I was forced to go back to work a few months ago. I am a teacher and have my bachelors in special education. For five years I was highly involved in Trenton's therapy. However, after my ex husband left a few years ago, being able to stay home and being actively involved in helping Trenton soon became impossible. I had to go back to work. Needless to say, I am BUSY! I have two little boys to support....therapy appointments to make....needs of a severely disabled child to make.....needs of my youngest son to make....needs of a homeowner....dr appointments...caseworker appointments.....need I say more?!!? I AM BUSY!!!

On most days I pass myself coming and going and barely have time to catch my own breath. However, I have two little boys who depend on me and need me daily.

I am also a freelance writer and published author. My book can be found here

I write on life with severe autism. I write on ABA therapy, toilet training, and anything else that happens in our crazy autism world.  I write on all the emotions that we as parents face on this journey. I write on just about everything and I hold NOTHING back. This life isn't easy and I am here to let others know they aren't alone. We all know as fellow autism parents that this journey is a lonely one. I know I can't get through this life without you all!

Trenton just got a service dog a few weeks ago. Gracie is her name and we are slowly adjusting to life with her!





Thanks again for following our story! I am honored to have 5800 likes. I don't promote my page. I don't do anything to try to get likes. I just simply share a very small fraction of our life and hope you can either relate or learn something for us.
Thanks for following and thanks for sharing our stories, post, and page.

Saturday, March 31, 2018

Sunday, March 11, 2018

No Words



What does it feel like to have a non-verbal child with severe, classic autism?

I have tried to find the perfect way to describe what it feels like but there are simply no words. I have opened a dictionary and searched it up and down for the perfect word to describe the pain, but there isn't any words. It's indescribable.

Yes, I live in this world just like you. I lay my head down on a pillow each night. I open my eyes in the morning and thank the Lord for another day. I enjoy watching the latest TV shows (when I get a chance which is  slim to none.) I cook, clean, do laundry, mow the yard, gain a few pounds from time to time just like you. I pump gas in my car. I go grocery shopping. I do almost everything that a normal, American does.I am much like you.  BUT....I do it behind one of the worst pains in the world.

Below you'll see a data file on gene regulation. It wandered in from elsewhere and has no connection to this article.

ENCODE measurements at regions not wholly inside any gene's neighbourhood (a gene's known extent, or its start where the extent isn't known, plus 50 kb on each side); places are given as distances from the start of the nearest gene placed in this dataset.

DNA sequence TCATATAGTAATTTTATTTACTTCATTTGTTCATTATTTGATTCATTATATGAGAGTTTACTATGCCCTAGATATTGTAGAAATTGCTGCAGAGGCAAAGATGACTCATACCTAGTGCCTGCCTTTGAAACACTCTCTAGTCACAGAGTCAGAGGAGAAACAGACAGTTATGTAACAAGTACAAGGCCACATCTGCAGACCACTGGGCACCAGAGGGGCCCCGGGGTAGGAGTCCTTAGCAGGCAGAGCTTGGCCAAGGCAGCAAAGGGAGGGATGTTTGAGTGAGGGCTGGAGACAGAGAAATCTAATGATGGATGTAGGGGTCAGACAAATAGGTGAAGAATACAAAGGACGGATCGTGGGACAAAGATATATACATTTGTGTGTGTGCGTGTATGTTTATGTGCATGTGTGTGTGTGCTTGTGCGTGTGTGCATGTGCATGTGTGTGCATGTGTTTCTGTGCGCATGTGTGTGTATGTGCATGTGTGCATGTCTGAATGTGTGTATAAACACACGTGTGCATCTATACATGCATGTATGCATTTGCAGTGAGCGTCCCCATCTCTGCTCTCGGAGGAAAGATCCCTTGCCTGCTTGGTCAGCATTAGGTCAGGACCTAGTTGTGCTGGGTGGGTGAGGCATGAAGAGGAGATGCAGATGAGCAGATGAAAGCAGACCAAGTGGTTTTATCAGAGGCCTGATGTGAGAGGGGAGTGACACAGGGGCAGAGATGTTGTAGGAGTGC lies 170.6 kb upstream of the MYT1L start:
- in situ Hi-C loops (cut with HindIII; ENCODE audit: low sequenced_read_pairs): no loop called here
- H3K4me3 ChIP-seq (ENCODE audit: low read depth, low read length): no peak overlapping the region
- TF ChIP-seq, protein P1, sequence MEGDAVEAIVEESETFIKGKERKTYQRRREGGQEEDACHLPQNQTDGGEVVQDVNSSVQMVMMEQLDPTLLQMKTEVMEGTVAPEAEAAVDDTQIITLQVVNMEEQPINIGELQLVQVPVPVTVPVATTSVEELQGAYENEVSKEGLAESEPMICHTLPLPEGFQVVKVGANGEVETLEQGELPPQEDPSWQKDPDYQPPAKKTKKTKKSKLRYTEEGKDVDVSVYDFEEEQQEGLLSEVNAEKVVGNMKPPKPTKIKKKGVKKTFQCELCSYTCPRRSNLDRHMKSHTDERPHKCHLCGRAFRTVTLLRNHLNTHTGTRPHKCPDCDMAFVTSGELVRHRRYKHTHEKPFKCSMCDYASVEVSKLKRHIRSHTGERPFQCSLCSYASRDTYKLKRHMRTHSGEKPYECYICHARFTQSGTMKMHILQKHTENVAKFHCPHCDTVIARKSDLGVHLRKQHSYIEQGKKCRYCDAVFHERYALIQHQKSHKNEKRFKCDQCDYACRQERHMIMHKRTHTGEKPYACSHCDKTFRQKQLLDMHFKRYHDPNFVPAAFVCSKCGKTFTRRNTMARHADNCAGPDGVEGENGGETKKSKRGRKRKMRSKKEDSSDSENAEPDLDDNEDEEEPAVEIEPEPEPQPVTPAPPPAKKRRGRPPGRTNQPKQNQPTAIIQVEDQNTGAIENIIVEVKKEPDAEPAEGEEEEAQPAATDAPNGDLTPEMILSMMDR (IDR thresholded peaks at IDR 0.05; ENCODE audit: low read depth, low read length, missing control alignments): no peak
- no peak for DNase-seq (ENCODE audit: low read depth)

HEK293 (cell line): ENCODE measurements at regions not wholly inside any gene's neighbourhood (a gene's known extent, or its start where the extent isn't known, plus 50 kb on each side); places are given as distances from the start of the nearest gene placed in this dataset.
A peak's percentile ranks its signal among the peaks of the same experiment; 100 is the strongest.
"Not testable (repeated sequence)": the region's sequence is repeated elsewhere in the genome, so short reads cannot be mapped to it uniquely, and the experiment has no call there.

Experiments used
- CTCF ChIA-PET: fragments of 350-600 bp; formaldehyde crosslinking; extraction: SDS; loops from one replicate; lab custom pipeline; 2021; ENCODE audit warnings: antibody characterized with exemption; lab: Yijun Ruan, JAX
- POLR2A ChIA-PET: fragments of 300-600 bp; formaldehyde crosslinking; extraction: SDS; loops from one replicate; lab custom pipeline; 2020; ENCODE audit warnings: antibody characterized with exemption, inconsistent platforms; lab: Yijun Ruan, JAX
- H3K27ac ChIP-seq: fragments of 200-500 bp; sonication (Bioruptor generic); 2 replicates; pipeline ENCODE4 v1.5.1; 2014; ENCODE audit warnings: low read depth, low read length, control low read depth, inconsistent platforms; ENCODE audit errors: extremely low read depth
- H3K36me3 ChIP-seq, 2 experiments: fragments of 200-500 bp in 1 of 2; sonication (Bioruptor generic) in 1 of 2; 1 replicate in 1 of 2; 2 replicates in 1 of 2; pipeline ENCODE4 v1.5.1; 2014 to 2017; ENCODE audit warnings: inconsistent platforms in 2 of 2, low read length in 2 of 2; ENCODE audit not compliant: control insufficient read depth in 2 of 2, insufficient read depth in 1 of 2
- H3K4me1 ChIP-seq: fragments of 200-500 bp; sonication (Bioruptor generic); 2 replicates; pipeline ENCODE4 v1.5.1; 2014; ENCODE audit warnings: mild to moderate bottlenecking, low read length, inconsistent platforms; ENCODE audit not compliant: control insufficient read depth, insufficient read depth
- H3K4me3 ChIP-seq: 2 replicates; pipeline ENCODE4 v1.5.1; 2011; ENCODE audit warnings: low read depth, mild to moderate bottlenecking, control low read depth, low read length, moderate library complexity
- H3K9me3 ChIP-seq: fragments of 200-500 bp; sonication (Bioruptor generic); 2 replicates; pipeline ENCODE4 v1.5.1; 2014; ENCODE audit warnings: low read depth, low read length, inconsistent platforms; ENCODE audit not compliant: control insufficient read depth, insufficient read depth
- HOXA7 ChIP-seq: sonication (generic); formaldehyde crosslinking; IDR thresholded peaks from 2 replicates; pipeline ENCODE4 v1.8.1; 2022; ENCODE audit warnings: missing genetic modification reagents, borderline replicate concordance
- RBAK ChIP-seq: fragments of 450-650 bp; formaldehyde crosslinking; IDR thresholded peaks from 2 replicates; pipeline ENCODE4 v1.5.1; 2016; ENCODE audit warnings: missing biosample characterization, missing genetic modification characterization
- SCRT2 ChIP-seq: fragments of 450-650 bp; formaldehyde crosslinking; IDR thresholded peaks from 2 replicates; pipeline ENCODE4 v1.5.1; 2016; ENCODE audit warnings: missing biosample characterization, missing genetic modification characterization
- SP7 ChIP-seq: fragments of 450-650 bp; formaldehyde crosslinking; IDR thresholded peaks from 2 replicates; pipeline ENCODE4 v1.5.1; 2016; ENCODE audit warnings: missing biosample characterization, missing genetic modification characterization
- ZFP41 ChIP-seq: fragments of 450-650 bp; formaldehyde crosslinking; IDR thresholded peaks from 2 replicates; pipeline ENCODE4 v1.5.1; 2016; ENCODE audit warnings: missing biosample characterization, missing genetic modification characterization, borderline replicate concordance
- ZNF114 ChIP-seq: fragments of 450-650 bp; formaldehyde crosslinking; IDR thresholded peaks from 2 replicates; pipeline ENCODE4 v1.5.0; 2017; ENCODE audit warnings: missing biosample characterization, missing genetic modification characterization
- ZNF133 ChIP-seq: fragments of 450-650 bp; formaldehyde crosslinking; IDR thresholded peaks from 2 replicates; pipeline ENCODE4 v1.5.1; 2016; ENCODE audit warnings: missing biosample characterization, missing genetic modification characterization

I would love for my son to look me in the eye and smile. I would do anything for him to communicate to me what he feels like and how much he loves me. I would love for him to acknowledge my existence in this world. But, after 7 1/2 years I still don't get any of it. I doubt I ever will.

I cry each and every day. I just want to know for ONE MINUTE what it feels like to share joint eye contact and love. I want simply for one time to feel a touch from him, his arms wrapped around my broken body....I want to hear him say, "I love you so much , Mom."

I have sacrificed everything since he entered this world. Our life has been turned upside down and then some...... and we aren't getting any close to one of the things that I want the most in life.

I want to lay my head down at night and to wake up each morning without the fear and anxiety of what his future holds. In reality, that will never happen. You see...when you love someone so much, it simply hurts to see them hurt. Yes, my son hurts. He hurts every single day. He cries every single day due to his challenges of classic autism. He cries. I cry.

When you love someone, you sacrifice and do whatever it takes for them. I will always do that for my T-man. No matter what kind of life we have to live, I will live it for him. That is what love does.

Hope, when you love someone you hold on to hope. I hope that one day, just one time, I can know what it feels like to have my son show me love. I want that natural, tight hug that loved ones give to each other. I want to have a conversation with him even if it is on his AAC device,.I long for a conversation so bad that it hurts. It breaks my heart more each and every single day.

But, until that happens, I will continue to live behind my broken heart and one of the worst pains known to a parent. I will continue to go about my daily life, doing what is best for the boys and myself. I will always greet you with a smile. I will always pretend that I am just fine.